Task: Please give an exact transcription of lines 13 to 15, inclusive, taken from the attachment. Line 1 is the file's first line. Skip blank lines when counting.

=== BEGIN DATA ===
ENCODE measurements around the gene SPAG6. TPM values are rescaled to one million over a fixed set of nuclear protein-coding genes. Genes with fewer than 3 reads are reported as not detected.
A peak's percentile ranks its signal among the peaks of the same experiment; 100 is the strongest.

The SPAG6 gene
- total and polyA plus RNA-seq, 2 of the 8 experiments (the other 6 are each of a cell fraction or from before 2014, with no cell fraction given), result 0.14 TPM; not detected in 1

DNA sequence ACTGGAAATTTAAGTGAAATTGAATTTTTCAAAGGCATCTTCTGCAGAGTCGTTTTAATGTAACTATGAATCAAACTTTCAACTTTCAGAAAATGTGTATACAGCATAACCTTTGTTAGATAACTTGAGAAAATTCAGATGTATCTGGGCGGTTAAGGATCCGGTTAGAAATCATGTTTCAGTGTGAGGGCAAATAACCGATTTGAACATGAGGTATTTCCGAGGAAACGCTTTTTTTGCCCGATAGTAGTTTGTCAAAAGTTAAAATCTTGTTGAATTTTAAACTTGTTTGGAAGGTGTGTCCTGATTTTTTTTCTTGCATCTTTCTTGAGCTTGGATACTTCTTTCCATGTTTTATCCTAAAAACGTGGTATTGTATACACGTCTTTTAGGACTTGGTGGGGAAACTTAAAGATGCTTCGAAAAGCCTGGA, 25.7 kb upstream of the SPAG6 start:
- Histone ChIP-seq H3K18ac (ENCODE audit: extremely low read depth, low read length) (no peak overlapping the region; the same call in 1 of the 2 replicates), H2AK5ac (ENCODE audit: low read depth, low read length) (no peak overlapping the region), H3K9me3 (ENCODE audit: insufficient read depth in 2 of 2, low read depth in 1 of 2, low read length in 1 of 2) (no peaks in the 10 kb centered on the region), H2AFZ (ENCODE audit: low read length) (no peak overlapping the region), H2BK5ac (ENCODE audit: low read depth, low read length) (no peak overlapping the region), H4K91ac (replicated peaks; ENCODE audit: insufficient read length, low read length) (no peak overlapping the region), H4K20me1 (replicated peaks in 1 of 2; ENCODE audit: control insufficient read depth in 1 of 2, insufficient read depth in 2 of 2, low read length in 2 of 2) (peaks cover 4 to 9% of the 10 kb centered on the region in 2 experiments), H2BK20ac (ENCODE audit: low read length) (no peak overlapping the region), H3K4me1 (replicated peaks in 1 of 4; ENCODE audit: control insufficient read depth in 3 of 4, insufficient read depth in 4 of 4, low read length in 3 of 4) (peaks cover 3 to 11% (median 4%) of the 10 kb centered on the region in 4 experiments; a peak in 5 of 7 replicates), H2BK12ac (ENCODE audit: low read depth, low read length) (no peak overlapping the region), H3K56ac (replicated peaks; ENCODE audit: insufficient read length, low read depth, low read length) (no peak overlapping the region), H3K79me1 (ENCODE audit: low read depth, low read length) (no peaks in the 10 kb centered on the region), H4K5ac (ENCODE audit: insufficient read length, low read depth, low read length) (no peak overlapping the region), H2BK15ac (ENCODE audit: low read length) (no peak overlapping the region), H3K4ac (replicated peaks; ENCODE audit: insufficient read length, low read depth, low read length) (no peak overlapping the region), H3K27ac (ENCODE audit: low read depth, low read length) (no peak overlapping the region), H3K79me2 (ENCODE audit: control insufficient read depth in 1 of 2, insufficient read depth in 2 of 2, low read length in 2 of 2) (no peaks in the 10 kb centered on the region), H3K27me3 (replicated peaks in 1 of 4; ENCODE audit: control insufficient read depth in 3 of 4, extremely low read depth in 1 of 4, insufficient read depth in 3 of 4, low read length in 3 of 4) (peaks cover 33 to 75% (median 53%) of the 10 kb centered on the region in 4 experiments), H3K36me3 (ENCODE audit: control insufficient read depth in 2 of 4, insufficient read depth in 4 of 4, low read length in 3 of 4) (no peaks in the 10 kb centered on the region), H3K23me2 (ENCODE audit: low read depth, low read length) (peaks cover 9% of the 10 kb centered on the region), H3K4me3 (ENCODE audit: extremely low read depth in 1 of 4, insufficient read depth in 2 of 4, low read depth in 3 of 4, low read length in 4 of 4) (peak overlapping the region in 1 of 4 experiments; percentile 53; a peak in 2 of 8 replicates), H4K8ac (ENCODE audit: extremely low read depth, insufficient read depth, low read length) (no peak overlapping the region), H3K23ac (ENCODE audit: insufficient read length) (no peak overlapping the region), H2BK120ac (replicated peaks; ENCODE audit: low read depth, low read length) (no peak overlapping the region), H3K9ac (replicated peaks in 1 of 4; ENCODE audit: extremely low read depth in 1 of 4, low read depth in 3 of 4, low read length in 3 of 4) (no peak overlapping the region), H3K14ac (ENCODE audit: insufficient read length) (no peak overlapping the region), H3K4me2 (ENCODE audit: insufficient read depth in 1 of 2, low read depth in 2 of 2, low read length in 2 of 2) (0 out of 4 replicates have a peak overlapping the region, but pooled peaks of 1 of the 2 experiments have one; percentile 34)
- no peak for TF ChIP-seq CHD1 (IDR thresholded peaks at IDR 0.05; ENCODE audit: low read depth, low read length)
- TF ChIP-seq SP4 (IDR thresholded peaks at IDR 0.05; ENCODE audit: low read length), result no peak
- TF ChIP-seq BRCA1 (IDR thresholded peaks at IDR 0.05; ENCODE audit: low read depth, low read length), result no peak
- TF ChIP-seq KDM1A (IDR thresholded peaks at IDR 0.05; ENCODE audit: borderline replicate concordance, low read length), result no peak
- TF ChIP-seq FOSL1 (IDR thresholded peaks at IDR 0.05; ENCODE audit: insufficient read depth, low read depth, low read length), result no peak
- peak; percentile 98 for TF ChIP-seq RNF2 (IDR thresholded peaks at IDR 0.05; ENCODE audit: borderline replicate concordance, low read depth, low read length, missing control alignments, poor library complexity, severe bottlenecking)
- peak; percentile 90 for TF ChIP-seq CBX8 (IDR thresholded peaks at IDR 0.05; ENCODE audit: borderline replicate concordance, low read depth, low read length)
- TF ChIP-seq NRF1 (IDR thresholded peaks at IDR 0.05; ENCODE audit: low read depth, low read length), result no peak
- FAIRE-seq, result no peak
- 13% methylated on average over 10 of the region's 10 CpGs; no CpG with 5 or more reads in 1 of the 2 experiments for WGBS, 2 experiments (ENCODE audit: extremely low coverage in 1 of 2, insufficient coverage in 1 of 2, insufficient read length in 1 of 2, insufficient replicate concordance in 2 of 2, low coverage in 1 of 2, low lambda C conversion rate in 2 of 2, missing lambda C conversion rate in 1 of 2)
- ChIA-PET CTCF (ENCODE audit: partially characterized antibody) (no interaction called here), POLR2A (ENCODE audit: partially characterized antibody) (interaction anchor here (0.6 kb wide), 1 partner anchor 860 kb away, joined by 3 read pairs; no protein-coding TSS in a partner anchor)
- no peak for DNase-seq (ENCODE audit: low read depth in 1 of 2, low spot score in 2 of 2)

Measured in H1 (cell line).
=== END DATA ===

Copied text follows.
- peak; percentile 90 for TF ChIP-seq CBX8 (IDR thresholded peaks at IDR 0.05; ENCODE audit: borderline replicate concordance, low read depth, low read length)
- TF ChIP-seq NRF1 (IDR thresholded peaks at IDR 0.05; ENCODE audit: low read depth, low read length), result no peak
- FAIRE-seq, result no peak